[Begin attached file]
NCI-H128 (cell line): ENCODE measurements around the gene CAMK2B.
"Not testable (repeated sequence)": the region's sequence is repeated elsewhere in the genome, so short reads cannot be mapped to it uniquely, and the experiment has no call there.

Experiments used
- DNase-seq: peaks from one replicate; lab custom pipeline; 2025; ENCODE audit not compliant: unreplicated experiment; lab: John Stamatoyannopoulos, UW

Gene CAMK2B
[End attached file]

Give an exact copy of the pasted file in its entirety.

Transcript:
NCI-H128 (cell line): ENCODE measurements around the gene CAMK2B.
"Not testable (repeated sequence)": the region's sequence is repeated elsewhere in the genome, so short reads cannot be mapped to it uniquely, and the experiment has no call there.

Experiments used
- DNase-seq: peaks from one replicate; lab custom pipeline; 2025; ENCODE audit not compliant: unreplicated experiment; lab: John Stamatoyannopoulos, UW

Gene CAMK2B